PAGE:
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"Brexit" - What does this mean to us?

 

“Anybody who says they know exactly what’s going to happen in the coming days, weeks and months is kidding you, because nobody is going to know what happens.”

- Mike Foster, Chief Executive, Energy and Utilities Alliance (as reported in Utility Week).

 

Our country is rudderless, with each day seeing changes in our leadership. It seems blinkered to talk about the environment in isolation. No one really knows what Brexit means for the UK, let alone vexing about what it means for our environment. But one thing we do know is that we have to work pretty hard to get quality of life at the top of the next prime ministers in-tray.

 

And even without the daily challenges of Brexit uncertainty, we are in a somewhat precarious position. The UK has yet to sign up to the Paris Agreement, and given that we are leaderless at the moment, our eyes are on Amber Rudd as she continues with our commitment. There are red flags flying with concern that the next US president may attempt to unpick the pact.

 

As reported in Utility Week, key water and environmental targets potentially face an uncertain future. A shadow has been cast over the UK’s standing as a global centre for research and development of new products and technologies – many of which are essential to a sustainable low carbon economy. Amber Rudd has heroically stated that whilst it may be tough, we are going to sign up to COP21 and our fifth carbon budget. This is in the face of the potential investment freeze and EU workers’ ambivalence on investing in the UK.

 

And what of the 10,000 deaths from air pollution each year - the situation, described by cross party MPs as a ‘public health emergency’? The EU was a key driver for change. EU laws and targets relating to air quality, as with waste, are enshrined in UK law. Perhaps there is a reason to be cheerful here. Could we braver and bolder, and even subscribe to World Health Organisation targets? WHO targets are more challenging than the EU targets, and also healthier, but they are likely to be opposed by our government. Local authorities have important Public Health Duties; as discussed at our event last week our communities are eager to hold them to their responsibilities. Thankfully clean air is something that the London Mayor supports. Whilst we could do with a refreshed Clean Air Act across the UK, we can support our Mayor in cleaning up air in London.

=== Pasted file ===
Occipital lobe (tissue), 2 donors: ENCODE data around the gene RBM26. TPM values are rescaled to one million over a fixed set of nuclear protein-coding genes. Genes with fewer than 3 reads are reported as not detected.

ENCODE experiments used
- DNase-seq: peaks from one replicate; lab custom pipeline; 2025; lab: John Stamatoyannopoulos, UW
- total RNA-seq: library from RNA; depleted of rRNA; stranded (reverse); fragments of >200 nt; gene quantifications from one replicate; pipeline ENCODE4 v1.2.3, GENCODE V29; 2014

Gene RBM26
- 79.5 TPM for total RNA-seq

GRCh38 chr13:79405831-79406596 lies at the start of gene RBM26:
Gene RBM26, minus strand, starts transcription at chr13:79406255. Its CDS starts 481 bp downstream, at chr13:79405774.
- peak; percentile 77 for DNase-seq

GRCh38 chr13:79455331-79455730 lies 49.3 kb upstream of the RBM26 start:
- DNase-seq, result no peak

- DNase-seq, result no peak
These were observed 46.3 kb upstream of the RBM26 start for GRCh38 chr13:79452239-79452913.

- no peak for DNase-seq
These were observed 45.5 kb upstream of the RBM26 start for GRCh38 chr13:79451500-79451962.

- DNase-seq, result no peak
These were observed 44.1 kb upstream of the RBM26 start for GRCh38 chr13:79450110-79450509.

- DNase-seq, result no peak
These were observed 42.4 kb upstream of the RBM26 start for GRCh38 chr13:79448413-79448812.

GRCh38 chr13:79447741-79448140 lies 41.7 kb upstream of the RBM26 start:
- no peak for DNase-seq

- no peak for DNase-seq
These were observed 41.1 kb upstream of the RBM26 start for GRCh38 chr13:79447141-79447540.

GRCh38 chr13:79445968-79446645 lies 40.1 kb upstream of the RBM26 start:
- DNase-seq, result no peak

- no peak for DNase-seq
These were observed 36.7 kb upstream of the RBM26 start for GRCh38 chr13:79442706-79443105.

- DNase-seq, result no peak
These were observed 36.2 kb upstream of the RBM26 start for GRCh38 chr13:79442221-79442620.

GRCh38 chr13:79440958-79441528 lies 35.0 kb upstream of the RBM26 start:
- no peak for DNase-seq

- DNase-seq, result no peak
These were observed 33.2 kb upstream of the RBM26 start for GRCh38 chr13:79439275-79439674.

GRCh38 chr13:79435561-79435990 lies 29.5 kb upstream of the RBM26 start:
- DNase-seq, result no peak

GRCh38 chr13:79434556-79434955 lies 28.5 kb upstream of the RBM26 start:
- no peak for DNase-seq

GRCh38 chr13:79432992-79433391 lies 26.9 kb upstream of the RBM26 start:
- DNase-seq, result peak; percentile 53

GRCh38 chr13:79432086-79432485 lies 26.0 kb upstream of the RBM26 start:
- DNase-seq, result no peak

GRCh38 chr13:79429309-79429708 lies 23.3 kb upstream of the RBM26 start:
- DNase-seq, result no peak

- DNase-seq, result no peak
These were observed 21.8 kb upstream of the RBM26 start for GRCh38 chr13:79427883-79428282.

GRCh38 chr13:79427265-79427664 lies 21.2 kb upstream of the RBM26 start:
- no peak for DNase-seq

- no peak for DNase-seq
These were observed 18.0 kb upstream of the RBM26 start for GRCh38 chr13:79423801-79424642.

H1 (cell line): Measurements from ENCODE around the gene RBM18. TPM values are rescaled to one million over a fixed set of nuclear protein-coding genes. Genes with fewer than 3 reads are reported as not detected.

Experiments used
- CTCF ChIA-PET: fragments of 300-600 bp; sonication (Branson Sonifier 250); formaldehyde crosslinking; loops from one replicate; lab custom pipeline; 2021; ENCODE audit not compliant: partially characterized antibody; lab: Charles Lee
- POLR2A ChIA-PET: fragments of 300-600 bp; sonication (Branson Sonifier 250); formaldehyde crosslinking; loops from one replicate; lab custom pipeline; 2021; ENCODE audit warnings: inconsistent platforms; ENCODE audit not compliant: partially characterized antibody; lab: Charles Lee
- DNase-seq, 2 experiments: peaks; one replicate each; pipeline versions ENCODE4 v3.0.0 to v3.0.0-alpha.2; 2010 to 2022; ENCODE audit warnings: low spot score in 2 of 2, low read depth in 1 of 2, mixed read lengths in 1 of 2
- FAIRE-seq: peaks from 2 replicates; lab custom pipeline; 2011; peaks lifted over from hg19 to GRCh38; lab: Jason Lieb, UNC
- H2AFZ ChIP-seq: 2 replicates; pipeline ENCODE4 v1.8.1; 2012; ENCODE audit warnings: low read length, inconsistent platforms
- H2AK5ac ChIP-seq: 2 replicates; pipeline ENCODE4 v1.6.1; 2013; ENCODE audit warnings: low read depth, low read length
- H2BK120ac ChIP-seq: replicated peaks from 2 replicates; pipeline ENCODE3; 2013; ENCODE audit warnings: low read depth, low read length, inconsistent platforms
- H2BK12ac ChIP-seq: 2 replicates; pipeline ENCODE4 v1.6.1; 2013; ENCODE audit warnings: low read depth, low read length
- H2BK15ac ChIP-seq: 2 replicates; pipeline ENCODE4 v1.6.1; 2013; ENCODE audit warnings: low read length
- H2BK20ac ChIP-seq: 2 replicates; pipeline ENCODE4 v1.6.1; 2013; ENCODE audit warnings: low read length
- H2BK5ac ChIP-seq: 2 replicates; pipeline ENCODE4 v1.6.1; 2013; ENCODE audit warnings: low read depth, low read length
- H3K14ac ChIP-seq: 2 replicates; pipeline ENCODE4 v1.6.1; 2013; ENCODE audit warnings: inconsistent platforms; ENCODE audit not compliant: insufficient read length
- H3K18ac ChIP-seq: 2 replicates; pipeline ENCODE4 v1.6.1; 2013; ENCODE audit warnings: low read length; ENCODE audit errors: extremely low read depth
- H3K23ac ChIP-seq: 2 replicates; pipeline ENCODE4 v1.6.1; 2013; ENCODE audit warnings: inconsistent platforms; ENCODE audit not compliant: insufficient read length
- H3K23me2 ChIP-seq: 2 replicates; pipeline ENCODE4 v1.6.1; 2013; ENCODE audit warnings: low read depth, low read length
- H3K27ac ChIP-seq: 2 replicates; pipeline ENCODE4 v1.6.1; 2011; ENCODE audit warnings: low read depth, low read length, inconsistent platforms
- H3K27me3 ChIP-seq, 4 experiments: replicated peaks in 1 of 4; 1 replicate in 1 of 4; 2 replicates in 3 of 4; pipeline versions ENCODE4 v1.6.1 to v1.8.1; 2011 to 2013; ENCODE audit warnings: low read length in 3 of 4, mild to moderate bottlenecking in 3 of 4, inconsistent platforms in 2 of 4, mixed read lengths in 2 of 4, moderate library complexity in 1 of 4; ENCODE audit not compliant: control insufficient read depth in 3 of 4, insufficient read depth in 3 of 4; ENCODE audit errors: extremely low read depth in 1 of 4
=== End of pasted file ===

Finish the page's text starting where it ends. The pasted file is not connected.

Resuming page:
Talking to Waste Management World, Ray Georgeson chief executive of the Resource Association said: "We must continue to advocate the power and value of the circular economy and ensure that our concerns about policy uncertainty are addressed". Craig Bennett, Friends of the Earth’s CEO, said: "We cannot let the UK return to the days of ‘the dirty man of Europe’. Protections for our birds and wildlife, our beaches and rivers, must not be sacrificed in the name of cutting away so-called EU ‘red tape’".

 

Since neither climate change nor air quality were mentioned much during the referendum campaign, how can we get the environment higher up the political agenda? We certainly don’t have time for the environment to take a back seat through years of negotiations.The answer has to be in smart jobs. We need to find a way to encourage investment and show that the Green Economy can provide a future that we can all get behind.

 



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